CONCORD — New Hampshire is getting into do-it-yourself employment.
Gov. Maggie Hassan yesterday signed into law the “Pathway to Work” bill to help people start their own businesses while they are receiving unemployment.
The state’s Small Business Development Center will assist laid-off workers with entrepreneurial training, business counseling and technical assistance.
Sen. Sylvia Larsen, D-Concord, prime sponsor of the bill, told a Senate panel last winter the program could benefit older, experienced workers struggling to find work.
“What is missing in our current unemployment compensation system is an option during the time of unemployment for someone who wants to start his or her own business,” Larsen testified. “Pathway to Work would correct that glaring omission in a state that values entrepreneurism and self-reliance.”
While billed as a no-cost program to the state, a legislative analysis concluded it’s actually low cost, pegging the annual expense to the state at less than $10,000.
New Hampshire Employment Security general counsel Maria Dalterio, in testimony before the Senate panel, said participation would be capped at 5 percent of those receiving unemployment benefits, or about 600.
Applicants will have to show they have financial resources and a business plan to get started, she told senators.
“We could analyze well whether the person is likely to succeed,” she testified.
State employment officials also must conclude the applicant is likely to exhaust unemployment benefits.
Participants will have to have at least 18 of their 26 weeks of benefits remaining to get into Pathway to Work.
But the state would excuse them from the requirement of actively seeking work, as long as they were trying to start their own business.
Larsen said other states have had a 60 percent success rate with similar programs.
John Post, a mentor with Merrimack Valley NH SCORE, the free business startup advisory group, said the Pathway program could help if it directs people to established resources.
“We’re all trying to get the word out there,” Post said of SCORE, the federal Small Business Administration and other organizations.
Starting a business is challenging, he acknowledged.
“In my experience doing SCORE for over 10 years, with several hundred clients, they all need some counseling, whether they are unemployed or they think they know it all,” Post said.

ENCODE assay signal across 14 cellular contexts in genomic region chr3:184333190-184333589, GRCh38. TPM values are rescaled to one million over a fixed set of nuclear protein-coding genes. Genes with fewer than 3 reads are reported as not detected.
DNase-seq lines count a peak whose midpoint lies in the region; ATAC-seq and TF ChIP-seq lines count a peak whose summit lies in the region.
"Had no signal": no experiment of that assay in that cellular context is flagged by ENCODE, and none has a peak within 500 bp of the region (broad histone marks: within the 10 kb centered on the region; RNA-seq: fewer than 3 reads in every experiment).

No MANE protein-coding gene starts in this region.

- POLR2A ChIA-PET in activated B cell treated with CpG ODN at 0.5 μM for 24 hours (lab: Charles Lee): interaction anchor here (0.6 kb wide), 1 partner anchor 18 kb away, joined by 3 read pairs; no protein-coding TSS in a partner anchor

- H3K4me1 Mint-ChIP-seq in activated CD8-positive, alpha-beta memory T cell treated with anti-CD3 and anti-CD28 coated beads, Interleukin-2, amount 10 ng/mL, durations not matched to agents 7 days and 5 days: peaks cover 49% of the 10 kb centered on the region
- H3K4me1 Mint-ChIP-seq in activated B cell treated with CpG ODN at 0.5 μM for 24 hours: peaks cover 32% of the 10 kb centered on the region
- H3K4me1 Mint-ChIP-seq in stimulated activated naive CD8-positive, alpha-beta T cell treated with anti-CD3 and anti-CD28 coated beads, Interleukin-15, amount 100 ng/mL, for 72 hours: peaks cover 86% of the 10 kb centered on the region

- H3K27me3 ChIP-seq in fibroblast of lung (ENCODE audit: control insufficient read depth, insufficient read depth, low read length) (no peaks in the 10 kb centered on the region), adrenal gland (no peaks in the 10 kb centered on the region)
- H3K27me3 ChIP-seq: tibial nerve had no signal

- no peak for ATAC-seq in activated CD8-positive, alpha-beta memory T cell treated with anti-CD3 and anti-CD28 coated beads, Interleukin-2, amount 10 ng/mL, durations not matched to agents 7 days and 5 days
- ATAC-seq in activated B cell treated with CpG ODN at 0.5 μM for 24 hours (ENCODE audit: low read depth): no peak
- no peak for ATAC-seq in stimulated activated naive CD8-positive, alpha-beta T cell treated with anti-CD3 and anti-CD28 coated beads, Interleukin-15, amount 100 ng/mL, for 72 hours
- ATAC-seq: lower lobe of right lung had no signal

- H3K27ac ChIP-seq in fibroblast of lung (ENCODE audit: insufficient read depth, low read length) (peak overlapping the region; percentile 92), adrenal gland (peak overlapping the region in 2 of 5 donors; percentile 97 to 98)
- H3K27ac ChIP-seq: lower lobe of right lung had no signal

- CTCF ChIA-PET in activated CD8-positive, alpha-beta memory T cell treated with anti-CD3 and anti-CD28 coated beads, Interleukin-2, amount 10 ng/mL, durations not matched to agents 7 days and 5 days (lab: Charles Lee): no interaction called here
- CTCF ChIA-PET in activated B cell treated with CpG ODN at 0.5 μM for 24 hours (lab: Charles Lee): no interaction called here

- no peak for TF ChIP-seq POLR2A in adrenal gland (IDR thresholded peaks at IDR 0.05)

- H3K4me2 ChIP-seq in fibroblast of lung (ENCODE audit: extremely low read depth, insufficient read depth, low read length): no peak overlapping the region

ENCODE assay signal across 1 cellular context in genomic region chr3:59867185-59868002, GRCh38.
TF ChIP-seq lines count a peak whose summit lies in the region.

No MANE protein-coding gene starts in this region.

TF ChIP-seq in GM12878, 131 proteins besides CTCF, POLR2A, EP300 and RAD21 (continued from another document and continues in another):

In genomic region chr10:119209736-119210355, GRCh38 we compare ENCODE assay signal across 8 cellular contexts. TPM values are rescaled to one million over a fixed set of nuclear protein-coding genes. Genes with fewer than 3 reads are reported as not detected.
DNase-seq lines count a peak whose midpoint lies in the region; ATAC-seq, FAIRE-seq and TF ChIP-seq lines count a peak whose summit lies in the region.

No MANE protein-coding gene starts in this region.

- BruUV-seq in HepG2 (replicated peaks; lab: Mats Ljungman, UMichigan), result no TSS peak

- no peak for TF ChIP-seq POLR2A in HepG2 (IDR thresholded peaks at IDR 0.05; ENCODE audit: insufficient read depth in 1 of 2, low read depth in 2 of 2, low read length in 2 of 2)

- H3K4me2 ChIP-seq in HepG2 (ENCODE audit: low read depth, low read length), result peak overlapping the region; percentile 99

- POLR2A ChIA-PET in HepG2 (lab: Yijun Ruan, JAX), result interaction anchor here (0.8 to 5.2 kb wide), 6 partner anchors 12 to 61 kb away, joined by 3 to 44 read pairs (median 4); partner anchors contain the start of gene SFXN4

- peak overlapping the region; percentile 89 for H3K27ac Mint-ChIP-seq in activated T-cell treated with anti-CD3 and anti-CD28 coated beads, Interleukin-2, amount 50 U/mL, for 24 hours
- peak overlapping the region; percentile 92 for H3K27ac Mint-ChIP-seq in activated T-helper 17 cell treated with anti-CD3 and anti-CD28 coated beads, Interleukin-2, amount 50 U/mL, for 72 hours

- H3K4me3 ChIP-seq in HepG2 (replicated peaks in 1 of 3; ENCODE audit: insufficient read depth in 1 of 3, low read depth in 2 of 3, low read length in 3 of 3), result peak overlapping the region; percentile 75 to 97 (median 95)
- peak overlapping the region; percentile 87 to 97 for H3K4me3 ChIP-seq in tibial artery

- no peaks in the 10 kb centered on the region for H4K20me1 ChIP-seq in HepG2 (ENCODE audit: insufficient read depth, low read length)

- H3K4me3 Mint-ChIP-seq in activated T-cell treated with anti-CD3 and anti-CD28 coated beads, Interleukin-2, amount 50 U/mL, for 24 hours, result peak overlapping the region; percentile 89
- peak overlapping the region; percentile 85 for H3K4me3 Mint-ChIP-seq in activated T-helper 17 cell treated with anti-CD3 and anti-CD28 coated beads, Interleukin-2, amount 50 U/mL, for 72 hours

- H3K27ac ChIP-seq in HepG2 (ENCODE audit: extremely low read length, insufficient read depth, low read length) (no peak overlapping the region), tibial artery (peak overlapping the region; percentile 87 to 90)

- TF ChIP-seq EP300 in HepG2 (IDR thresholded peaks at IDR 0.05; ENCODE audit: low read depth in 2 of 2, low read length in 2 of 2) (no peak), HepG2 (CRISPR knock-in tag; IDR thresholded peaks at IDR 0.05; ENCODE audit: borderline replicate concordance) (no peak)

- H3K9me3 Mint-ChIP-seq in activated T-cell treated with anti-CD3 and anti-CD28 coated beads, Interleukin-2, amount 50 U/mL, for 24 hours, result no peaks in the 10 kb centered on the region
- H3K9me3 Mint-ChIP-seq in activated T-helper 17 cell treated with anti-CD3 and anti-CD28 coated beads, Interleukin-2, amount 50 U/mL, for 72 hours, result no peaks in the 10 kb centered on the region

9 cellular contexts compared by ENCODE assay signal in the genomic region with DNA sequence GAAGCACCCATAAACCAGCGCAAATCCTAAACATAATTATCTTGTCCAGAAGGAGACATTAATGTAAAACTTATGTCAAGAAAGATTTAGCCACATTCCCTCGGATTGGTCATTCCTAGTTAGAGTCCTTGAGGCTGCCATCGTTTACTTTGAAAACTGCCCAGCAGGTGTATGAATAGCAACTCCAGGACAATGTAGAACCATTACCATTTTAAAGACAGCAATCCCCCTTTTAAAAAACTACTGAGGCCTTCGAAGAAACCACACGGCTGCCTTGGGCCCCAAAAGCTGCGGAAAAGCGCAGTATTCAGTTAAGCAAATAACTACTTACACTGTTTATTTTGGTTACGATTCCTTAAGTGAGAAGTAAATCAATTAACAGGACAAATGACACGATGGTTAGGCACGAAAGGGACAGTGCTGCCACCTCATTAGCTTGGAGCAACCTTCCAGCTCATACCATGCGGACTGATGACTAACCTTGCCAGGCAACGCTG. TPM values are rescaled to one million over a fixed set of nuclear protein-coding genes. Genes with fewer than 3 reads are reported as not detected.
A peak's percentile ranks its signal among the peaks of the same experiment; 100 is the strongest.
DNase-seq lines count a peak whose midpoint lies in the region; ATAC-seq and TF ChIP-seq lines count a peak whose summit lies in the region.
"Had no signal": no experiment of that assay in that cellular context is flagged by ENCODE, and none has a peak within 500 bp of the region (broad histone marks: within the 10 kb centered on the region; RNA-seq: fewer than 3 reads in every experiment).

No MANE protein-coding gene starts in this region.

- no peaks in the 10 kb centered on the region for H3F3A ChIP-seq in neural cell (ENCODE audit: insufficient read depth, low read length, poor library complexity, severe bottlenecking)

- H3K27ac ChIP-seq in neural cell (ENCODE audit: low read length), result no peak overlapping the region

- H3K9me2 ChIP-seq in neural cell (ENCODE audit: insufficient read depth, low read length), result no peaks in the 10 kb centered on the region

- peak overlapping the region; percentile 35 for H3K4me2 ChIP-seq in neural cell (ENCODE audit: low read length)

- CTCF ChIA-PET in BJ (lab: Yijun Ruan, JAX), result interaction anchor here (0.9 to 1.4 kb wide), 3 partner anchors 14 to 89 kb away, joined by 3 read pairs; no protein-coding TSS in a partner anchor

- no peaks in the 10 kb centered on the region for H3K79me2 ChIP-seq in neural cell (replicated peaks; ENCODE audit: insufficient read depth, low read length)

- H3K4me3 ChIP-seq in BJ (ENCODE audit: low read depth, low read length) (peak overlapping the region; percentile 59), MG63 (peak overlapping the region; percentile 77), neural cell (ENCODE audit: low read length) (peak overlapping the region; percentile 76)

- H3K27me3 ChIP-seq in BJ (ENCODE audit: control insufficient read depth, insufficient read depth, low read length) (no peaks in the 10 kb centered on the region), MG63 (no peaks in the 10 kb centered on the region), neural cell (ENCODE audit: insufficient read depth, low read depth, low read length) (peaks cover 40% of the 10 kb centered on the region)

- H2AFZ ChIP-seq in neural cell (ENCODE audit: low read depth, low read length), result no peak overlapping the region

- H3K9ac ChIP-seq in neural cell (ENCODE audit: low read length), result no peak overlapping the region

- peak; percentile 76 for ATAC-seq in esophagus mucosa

Entrepreneurs may miss things or not have their priorities right, he said.
He acknowledged unemployed workers will face obstacles.
“Banks are very, very tight with money and these people are very high risk,” Post said.
Pathway to Work easily passed the Senate, 19-5, and House, 183-149.
Most House lawmakers and a majority of senators from Rockingham County opposed the legislation.
Rep. Patrick Bick, R-Salem, said he was troubled by the prospect of someone starting a business while collecting unemployment.
“If a person starts their own business, they shouldn’t be able to collect public money,” Bick said.
Rep. Frank Sapareto, R-Derry, described the bill as “feel-good type of legislation” that did have an expense for the state.
“If I don’t see the balance on the checkbook,” he said, “I’m reluctant to support it.”
Sapareto said lawmakers generally were opposing new spending as the session wound down, while the Republican caucus preferred to deal with the unemployment problem by creating jobs through tax credits to business.
Republican senators wanted assurances people wouldn’t use the program to take advantage of the unemployment system.
Larsen told them people only would get into Pathway to Work by first getting laid off from their jobs.
“I don’t think that’s much of an incentive for most people,” she testified.
Hassan, who as a senator partnered with Larsen in development of the New Hampshire Working Program to help people in the job market, praised this expansion of the state’s effort to aid the unemployed.
“This new law will help Granite Staters create good jobs and build a more innovative economic future,” Hassan said.
People will be able to apply at the Employment Security offices in Salem and throughout the state.
“The program is effective immediately,” Hassan spokesman Marc Goldberg said.
A two-page application asks about the business plan, self-employment experience, skills, target customers and potential partners.
They must complete a mandatory orientation and can work part-time, if it doesn’t interfere with plans to start a business.
The bill signing came with New Hampshire’s unemployment rate at 5.3 percent, but economists have said the state recovery is lagging that of Massachusetts and other New England states.
The stock market yesterday stood in record territory, as the state and nation continued a five-year climb from a financial sector crisis that left the economy in its worst shape in 80 years.